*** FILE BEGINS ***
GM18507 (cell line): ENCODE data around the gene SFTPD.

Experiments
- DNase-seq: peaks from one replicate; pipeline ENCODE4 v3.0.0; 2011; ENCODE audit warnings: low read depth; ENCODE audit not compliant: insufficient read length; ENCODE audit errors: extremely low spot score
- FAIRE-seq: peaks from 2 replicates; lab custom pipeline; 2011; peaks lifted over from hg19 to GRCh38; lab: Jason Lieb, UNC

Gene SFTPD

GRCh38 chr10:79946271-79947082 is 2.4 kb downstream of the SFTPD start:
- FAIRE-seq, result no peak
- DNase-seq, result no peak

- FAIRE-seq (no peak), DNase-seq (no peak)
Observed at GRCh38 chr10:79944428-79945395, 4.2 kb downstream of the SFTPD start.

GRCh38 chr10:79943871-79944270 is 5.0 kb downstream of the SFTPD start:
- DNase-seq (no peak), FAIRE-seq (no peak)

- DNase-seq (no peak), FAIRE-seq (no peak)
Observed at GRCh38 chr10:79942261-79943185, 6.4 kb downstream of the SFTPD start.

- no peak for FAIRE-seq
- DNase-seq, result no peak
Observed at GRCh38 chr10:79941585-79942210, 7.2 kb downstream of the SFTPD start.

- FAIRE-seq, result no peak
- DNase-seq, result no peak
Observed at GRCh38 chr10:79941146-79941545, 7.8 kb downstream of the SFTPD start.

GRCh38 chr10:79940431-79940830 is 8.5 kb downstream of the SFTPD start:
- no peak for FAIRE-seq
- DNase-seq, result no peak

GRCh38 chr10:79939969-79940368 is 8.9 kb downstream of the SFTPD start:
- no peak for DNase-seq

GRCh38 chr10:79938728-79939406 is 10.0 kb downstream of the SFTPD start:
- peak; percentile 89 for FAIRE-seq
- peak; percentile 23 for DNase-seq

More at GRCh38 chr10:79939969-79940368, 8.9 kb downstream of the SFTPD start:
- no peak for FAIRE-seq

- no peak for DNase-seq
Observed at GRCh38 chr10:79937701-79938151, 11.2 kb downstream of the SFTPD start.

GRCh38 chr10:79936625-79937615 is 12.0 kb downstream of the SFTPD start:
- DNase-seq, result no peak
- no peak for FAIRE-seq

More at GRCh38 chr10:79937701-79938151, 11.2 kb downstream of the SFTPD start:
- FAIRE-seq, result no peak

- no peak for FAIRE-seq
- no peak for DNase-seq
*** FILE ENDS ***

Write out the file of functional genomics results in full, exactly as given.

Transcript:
GM18507 (cell line): ENCODE data around the gene SFTPD.

Experiments
- DNase-seq: peaks from one replicate; pipeline ENCODE4 v3.0.0; 2011; ENCODE audit warnings: low read depth; ENCODE audit not compliant: insufficient read length; ENCODE audit errors: extremely low spot score
- FAIRE-seq: peaks from 2 replicates; lab custom pipeline; 2011; peaks lifted over from hg19 to GRCh38; lab: Jason Lieb, UNC

Gene SFTPD

GRCh38 chr10:79946271-79947082 is 2.4 kb downstream of the SFTPD start:
- FAIRE-seq, result no peak
- DNase-seq, result no peak

- FAIRE-seq (no peak), DNase-seq (no peak)
Observed at GRCh38 chr10:79944428-79945395, 4.2 kb downstream of the SFTPD start.

GRCh38 chr10:79943871-79944270 is 5.0 kb downstream of the SFTPD start:
- DNase-seq (no peak), FAIRE-seq (no peak)

- DNase-seq (no peak), FAIRE-seq (no peak)
Observed at GRCh38 chr10:79942261-79943185, 6.4 kb downstream of the SFTPD start.

- no peak for FAIRE-seq
- DNase-seq, result no peak
Observed at GRCh38 chr10:79941585-79942210, 7.2 kb downstream of the SFTPD start.

- FAIRE-seq, result no peak
- DNase-seq, result no peak
Observed at GRCh38 chr10:79941146-79941545, 7.8 kb downstream of the SFTPD start.

GRCh38 chr10:79940431-79940830 is 8.5 kb downstream of the SFTPD start:
- no peak for FAIRE-seq
- DNase-seq, result no peak

GRCh38 chr10:79939969-79940368 is 8.9 kb downstream of the SFTPD start:
- no peak for DNase-seq

GRCh38 chr10:79938728-79939406 is 10.0 kb downstream of the SFTPD start:
- peak; percentile 89 for FAIRE-seq
- peak; percentile 23 for DNase-seq

More at GRCh38 chr10:79939969-79940368, 8.9 kb downstream of the SFTPD start:
- no peak for FAIRE-seq

- no peak for DNase-seq
Observed at GRCh38 chr10:79937701-79938151, 11.2 kb downstream of the SFTPD start.

GRCh38 chr10:79936625-79937615 is 12.0 kb downstream of the SFTPD start:
- DNase-seq, result no peak
- no peak for FAIRE-seq

More at GRCh38 chr10:79937701-79938151, 11.2 kb downstream of the SFTPD start:
- FAIRE-seq, result no peak

- no peak for FAIRE-seq
- no peak for DNase-seq